Australia's Kangaroo Problem Is Growing By Leaps and Bounds


To Americans and other visitors, the national symbols of Australia that bounce around in a nature reserve here are cute, furry, harmless marsupials, content to graze peaceably and look after their young.

But to Australian farmers and ranchers, they are voracious pests that break down their fences, overrun their lands and eat them out of house and home.

Australia these days has too many kangaroos, and no one seems to know what to do about them.

In many areas, farmers, ranchers and government officials say, Australia's three main types of kangaroo are more numerous than ever and have even reached plague proportions. On the rangelands alone of four states where they are monitored, kangaroos easily outnumber Australia's national population of 17.4 million people, officials say.

This poses a dilemma for Australians, who seem to have something of a love-hate relationship with the "roo," as they commonly refer to the animal.

On one hand, it is officially a protected species and a national icon. Its image appears on everything from the Australian coat of arms to one-dollar coins and the tails of airliners. And Australians are outraged when, as shown in a gruesome amateur videotape that was broadcast on television recently, people shoot kangaroos with shotguns from moving Jeeps for sport. One announcer angrily described the hunters as "yobbos running amok in the outback."

On the other hand, kangaroos also are appearing increasingly in the gun sights of professional "roo shooters"--and on restaurant menus. There are even suggestions that kangaroos be raised for slaughter like sheep or cattle, a difficult proposition at best.

Faced with government regulations that set limits and procedures on "culling" or "harvesting"--in other words, killing--kangaroos, many landowners simply ignore the bureaucracy and shoot them without permits. They say quotas on the numbers of kangaroos that can be shot by permit-holding farmers and professional roo-shooters are too low to lessen the animals' damage, which exceeds $140 million a year.

"It's just like a rabbit plague; they can really decimate a property," said Peter Chivers, a stock agent from Cowra, about 60 miles north of Canberra. "I know there's a lot of emotion about shooting these cute and cuddly little things, but it's a real problem."

"There's more roos than ever," said Graham Berry, another farmer in the area. "They eat as much as a steer. They eat up to 15 hours a day. They eat all night."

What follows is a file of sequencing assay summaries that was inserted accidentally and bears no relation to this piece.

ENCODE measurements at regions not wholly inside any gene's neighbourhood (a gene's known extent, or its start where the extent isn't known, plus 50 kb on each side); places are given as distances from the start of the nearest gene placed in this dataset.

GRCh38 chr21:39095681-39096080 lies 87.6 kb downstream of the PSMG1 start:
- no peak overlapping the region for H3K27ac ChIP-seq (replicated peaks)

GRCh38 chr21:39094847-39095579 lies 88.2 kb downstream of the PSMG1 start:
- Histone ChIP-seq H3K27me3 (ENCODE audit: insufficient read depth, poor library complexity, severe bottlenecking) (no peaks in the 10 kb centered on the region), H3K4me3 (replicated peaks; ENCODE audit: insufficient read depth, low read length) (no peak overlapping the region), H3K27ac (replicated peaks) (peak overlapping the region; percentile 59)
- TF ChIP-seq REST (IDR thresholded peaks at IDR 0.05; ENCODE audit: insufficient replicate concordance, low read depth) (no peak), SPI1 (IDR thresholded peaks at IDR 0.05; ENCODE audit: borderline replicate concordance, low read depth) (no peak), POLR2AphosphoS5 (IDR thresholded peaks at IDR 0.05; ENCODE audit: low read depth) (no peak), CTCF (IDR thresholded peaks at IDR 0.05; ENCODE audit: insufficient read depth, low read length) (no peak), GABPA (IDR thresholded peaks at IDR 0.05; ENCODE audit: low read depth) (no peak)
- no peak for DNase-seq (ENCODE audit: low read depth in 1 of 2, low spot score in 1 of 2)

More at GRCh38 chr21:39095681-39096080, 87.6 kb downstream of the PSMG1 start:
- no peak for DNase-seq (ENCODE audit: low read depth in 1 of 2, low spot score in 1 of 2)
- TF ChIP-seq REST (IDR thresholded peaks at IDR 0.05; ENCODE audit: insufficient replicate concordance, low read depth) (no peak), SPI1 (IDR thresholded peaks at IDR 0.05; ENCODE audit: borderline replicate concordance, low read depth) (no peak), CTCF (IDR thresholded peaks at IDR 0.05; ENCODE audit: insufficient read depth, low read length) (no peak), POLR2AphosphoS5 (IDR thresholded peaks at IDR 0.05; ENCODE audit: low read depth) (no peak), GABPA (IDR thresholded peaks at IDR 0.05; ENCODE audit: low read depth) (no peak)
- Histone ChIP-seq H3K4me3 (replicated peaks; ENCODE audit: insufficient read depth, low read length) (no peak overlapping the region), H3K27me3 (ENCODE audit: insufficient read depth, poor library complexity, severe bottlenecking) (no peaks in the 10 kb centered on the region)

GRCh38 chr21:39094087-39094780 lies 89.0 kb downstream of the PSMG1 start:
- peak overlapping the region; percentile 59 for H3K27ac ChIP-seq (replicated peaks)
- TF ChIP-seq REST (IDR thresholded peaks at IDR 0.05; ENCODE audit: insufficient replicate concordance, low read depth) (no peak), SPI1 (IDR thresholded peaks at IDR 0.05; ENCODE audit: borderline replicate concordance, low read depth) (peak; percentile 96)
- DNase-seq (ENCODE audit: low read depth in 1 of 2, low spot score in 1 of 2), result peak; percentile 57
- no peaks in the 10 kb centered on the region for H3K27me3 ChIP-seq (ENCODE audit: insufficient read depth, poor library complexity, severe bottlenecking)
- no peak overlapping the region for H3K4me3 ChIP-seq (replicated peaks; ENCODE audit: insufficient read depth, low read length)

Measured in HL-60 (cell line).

Paul Remond, whose family owns 120,000 acres in northern New South Wales, said kangaroos routinely destroy at least 10%, and sometimes more than half, of his 13,000-acre wheat crop, besides eating the grass that supports his sheep.

"The kangaroos are as bad at the moment as I can ever remember," he said. "We could very easily have 30,000 kangaroos on our property at the moment." His sheep consequently have dwindled by two-thirds, to about 10,000 head. "The kangaroos are beating us hands down," he said.

At the 13,750-acre Tidbinbilla Nature Reserve about 25 miles southwest of Canberra, home to about 2,000 kangaroos and various other animals that tourists can see in natural settings, wildlife officer Neil Reckord has a different misgiving.

"I get frustrated when I hear well-intentioned people getting concerned about kangaroo harvesting when they are not really under threat," he said. "It distracts attention from a lot of species out there that we really are losing."

Animal rights activists are in a quandary as well. They generally oppose killing kangaroos for profit, but concede that farmers may have a case.

"We've always opposed the commercial industry because we believe it's not being properly regulated," said Glynes Oogjes, director of the Australia and New Zealand Federation of Animal Societies, an umbrella organization of 45 animal rights groups. She cited a lack of testing of shooting skills for kangaroo-hunting licenses and "no analysis of carcasses" to check whether the animals died humanely.

Kangaroos killed by commercial shooters are used largely for pet food, although their meat increasingly is sold to restaurants in states where this is permitted. Canberra's trendy Chez Moustache, for example, offers "kangaroo in red wine sauce" on its menu. It looks like beef but is chewier and has a venison-like tang.

"Kangaroo meat is lower in fat and cholesterol than sheep or cattle meat and is regarded by nutritionists as a much more sensible meat to eat," said Peter Bridgewater, director of the Australian National Parks and Wildlife Service.

In addition, kangaroo skins are exported to leather goods manufacturers in Europe, the United States and Southeast Asia.

Although kangaroos have been hunted by aborigines for more than 40,000 years, the animals' numbers were kept in check largely by periodic droughts. That began to change after the arrival of British settlers who introduced permanent water sources through wells and dams.

Last year, the wildlife service set a roo-shooting limit of 5.2 million, but it estimates that about two-thirds of that number were actually shot. For many farmers, filling the quota would not make much difference.

Animal rights activists "seem to think we're going to eliminate our national emblem," Remond said. "We can't."

Even if the farmers and ranchers wanted to shoot them all, he said, "roos have got a lot of hiding places. You simply can't eliminate them."

Copyright © 2019, Los Angeles Times
EDITION: California | U.S. & World